Cows howling? Oh yes. Lets back up again, briefly.  A mountain boy was visiting me a few months ago, and we took a walk with the pup, down across the little bridge, over the acequia, through some spring wildflowers and past the gigantic fallen pine, down to the little barbed wire fence where two very large and very black cows were idling beneath the pines.

“What beautiful Angus,” he said, the pup quivering, barking bravely, but still, cowering – and the huge huge, well, “Angus” looked at us – the male was embarrassingly, um – bull. Or steer  I’m not really sure of the anatomical language, but it was enough to make one blush.

This mountain boy happens to know a lot about meat.  He is in “the industry” – organic, of course. But I’m vegetarian, and this comment, well, it elicited a reaction.

“Really? Angus? Do you have to make it sound like a menu?!”

“A menu? Angus just means they’re black.” They certainly were black, this boy and girl cow, towering over us, and towering over the pup, who had a lot to say about the issue. He’s black too. The cows glistened. I felt chastised, though the comment was said gently, fairly. They weren’t on any menu (yet). They just glowed in the sunset, healthy to be sure, and sure of themselves too. The bull bellowed at us benignly. Walked towards his lady. My little Angus pup, on nobody’s menu except maybe the hungry cow’s, trembled some more, and I felt like, perhaps, we ought to walk away too, towards some Angus crows perching in the trees, and a glass of pinot angus wine and maybe some angus chocolate cake for dessert?  Well, at least I was trying to make amends.

Gentleman Pup

But those cows, and maybe I’ve been spending too much time alone lately, but something strange is going on.  There aren’t just the two we saw. There are many from the sound of it – and they’ve been screaming lately.  I don’t know how many that farm has, and I don’t know what has been going on, I don’t really want to think about it, but I can’t help it.  They’ve been making terrible sounds. I’ve wondered – is it mating season? It seems unlikely. One bull, and many terrified (or weirdly pleasured females?) Has food suddenly become scarce? Unlikely.  There is so much land. I haven’t seen the ranch itself, but it extends (among the trees – I don’t have a view of it really, it is wooded, and goes down the mountain.) A slaughter would never last so long. Likewise with labor – this has been going on for a week – usually around sunset, but sometimes it lasts all day.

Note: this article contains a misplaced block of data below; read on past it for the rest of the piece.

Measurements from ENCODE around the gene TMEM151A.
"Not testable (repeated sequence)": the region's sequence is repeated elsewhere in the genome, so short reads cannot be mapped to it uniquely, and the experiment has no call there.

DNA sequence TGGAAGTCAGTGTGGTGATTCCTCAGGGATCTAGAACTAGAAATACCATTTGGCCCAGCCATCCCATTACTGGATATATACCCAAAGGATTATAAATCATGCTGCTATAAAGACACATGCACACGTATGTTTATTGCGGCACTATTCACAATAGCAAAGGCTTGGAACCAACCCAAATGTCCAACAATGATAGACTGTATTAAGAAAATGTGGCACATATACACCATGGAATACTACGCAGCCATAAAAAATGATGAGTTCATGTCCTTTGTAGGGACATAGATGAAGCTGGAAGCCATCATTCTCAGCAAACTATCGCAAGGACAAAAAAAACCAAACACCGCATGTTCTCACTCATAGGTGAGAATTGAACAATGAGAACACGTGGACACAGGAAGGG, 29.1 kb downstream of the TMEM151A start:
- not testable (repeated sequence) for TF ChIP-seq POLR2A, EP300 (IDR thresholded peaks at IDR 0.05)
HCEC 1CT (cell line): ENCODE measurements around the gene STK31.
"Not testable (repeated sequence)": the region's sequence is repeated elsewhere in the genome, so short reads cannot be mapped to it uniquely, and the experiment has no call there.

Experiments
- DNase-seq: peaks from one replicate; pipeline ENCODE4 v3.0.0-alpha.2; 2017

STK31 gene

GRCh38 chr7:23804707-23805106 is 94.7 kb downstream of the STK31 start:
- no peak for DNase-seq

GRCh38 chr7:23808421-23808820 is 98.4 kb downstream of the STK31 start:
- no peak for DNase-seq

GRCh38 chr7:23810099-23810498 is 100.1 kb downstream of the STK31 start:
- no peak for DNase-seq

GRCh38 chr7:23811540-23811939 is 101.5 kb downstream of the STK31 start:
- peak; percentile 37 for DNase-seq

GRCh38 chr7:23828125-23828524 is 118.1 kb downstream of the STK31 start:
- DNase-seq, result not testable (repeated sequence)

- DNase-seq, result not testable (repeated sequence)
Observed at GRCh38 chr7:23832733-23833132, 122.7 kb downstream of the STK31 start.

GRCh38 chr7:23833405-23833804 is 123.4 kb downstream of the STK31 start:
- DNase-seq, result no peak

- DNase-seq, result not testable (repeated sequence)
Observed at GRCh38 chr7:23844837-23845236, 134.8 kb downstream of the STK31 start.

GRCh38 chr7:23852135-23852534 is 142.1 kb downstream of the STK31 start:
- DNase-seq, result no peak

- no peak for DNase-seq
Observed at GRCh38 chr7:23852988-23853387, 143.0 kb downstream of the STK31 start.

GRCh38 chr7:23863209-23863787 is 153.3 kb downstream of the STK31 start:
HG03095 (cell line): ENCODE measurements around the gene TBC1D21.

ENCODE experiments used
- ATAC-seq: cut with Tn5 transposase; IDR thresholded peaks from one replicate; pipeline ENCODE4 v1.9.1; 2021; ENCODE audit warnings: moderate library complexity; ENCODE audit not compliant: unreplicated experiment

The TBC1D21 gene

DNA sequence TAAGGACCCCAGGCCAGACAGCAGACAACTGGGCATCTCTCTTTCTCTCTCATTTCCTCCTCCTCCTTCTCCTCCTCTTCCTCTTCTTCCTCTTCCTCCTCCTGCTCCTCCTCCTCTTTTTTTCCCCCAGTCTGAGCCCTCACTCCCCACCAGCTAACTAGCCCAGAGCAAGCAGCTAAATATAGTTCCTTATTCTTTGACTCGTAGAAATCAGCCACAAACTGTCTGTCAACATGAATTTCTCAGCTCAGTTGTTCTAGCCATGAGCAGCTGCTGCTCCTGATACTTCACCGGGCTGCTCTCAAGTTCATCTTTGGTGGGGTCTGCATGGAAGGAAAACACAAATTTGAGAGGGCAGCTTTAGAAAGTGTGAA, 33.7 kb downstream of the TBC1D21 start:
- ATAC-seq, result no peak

You can see I’ve really tried to rationalize – but there is only one reasonable explanation. What happened, in the Odyssey, and possibly on the ranch, to the best of my recollection, is this. Odysseus and his men got stranded on the island with no wind in their sails and they were, understandably, very hungry.  They didn’t really want to go foraging, because the last time this happened they stumbled upon a field of Lotus flowers…. as pleasurable as they are to eat, we all know what your mother says when you get just a little too blissed out on illicit flora and lose all ambition… So, though the Gods had warned them not to touch the beautiful, immortal, golden cows, as soon as Odysseus turned his back, his famished men killed the irresistable golden cattle.  But slaughtering the cows wasn’t the bad part.  Even the deadly vengeance of the Gods wasn’t the bad part (they were, of course, struck dead by lightning when they set sail again, understandable, as they’d been warned by the Gods and Odysseus, etc. on penalty of death not to touch the cows. At this point in the story, I’d been inured to death, anyway).

No, the truly horrible part was that the cows, when they were roasting on the spit, began to come back to life.  But no normal life: they made terrible sounds (I am certain the tape I had had crazy sound effects, perhaps, recorded on a ranch like the one behind my house.) All sorts of spits and crackles, like a normal campfire, but with moos and human sounding groans, the hides beginning to refill with animal like forms and the beasts starting to walk again, slowly, legs doing the opposite of buckling, necks the opposite of collapsing, haunting the men with the reverse sounds of slaughter. The golden cattle belonged to the God Helios, and his revenge was terror, not really the imminent death of the men. Men may die any number of ways, but their fear – the cows speaking as they walk off of a roasting spit – that is the punishment of a true and vengeful God.

But I have an alternate explanation for the bellows and trumpets of the mysterious ranch.  It also makes sense, a lot of sense considering the sounds, actually, for it to have been converted to an elephant sanctuary.  Elephants are pretty noisy, especially when they take their baths in an acequia. I really adore elephants, even if they aren’t Angus – and I have a feeling that the pup might like them better than the bull, and may prefer a baby elephant to the bull’s lady friend, too.  If an elephant happens to wander this way, I think I might just borrow it for the afternoon, and ride it into town. I might even wear my boots.

An Elephant in Town